Sunday 11 December 2016

MGM losing licence to thrill as debts soar

Nick Allen in Los Angeles

Published 21/04/2010 | 05:00

Daniel Craig with Eva Green in 'Casino Royale', but fans will have to wait for the 23rd Bond movie after studio MGM put itself up for sale.
Daniel Craig with Eva Green in 'Casino Royale', but fans will have to wait for the 23rd Bond movie after studio MGM put itself up for sale.

THE future of the once mighty Hollywood studio Metro-Goldwyn-Mayer is in doubt and it is being forced to sell off its film assets including the James Bond franchise and a stake in two Hobbit movies.

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Also up for auction is a 4,000-title film library and the once prolific studio's logo, a roaring lion, which has been seen at the beginning of some of the most classic films in cinema history including 'Ben-Hur' and 'The Wizard of Oz'.

But with its glory days long behind it, MGM has put itself up for sale having accrued debts of $3.7bn (€2.6bn).

Producers of the forthcoming 23rd James Bond movie have placed it on indefinite hold amid the uncertainty, leading to speculation over Daniel Craig's future as the super-spy. And two planned Hobbit movies have yet to be given the go-ahead for filming also.

Founded in 1924, MGM experienced a golden age through to the 1950s and Louis B Mayer used it to create the Hollywood star system. It became a financial juggernaut and the most successful studio in the world.

The studio tapped into an audience desire for glamour by promoting screen actors like Greta Garbo, Buster Keaton, Clark Gable and Jean Harlow and transforming them into a new kind of royalty.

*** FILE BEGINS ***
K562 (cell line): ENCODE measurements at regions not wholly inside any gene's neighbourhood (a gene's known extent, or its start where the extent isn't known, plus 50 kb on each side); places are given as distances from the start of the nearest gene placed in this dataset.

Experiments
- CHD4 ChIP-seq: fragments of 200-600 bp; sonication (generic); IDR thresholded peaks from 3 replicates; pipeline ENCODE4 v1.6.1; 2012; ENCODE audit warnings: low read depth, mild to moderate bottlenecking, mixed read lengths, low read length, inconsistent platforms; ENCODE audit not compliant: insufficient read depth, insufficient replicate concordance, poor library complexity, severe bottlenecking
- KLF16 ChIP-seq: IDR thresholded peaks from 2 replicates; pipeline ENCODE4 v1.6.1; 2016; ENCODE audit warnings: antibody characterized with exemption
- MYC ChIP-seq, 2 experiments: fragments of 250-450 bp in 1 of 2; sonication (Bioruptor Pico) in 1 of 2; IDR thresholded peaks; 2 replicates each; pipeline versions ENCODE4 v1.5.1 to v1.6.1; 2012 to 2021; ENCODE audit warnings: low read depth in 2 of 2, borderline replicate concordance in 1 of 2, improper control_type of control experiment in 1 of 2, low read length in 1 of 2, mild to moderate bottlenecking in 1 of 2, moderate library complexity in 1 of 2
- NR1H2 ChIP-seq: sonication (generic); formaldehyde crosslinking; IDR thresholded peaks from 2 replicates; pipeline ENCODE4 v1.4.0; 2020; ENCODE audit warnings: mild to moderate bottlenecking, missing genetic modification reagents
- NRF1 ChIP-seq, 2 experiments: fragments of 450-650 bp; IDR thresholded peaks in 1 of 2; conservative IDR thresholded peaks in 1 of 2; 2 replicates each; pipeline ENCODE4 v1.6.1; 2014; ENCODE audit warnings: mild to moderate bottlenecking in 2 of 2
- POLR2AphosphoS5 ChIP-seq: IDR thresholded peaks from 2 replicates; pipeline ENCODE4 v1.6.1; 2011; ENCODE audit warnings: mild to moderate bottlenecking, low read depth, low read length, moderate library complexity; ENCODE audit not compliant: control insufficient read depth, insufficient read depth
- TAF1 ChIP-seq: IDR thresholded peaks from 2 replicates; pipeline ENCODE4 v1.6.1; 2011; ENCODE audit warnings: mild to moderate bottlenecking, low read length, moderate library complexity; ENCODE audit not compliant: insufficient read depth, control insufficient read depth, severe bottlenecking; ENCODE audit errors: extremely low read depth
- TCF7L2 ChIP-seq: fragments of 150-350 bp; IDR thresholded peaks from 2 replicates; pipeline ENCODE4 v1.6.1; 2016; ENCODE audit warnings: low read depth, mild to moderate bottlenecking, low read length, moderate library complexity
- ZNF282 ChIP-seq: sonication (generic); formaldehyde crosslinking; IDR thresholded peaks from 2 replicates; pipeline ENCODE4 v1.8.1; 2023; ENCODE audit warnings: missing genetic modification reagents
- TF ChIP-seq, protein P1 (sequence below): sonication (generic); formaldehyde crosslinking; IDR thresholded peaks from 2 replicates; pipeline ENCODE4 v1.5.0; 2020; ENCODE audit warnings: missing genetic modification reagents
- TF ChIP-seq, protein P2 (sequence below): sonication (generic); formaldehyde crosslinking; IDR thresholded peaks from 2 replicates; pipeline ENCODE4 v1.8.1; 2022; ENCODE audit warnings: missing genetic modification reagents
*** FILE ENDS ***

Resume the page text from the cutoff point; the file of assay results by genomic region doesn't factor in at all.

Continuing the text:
Its official motto was 'Ars Gratia Artis,' Latin for 'Art for Art's Sake', but its unofficial one was 'More Stars Than There Are In Heaven'.

Perhaps the zenith came with the epic 'Ben-Hur', released in 1959 and starring Charlton Heston, which won 11 Oscars, an achievement not matched until 'Titanic' nearly 40 years later.

Ironically, the success of 'Ben-Hur' sowed the seeds of the studio's demise as it began to focus on producing one big budget epic each year, some of which flopped. Ownership changed hands several times and it is currently in the hands of a consortium which includes Sony and Comcast.

Amid slumping DVD sales and a dearth of hit movies, alternatives that have been considered include merging with another media firm, an asset auction or sale of the company.

Carl DiOrio, of the 'Hollywood Reporter', said: "The existing company cannot just be restructured, the debt load has got too severe and the cash flow has fallen off too severely." (© Daily Telegraph, London)

Irish Independent

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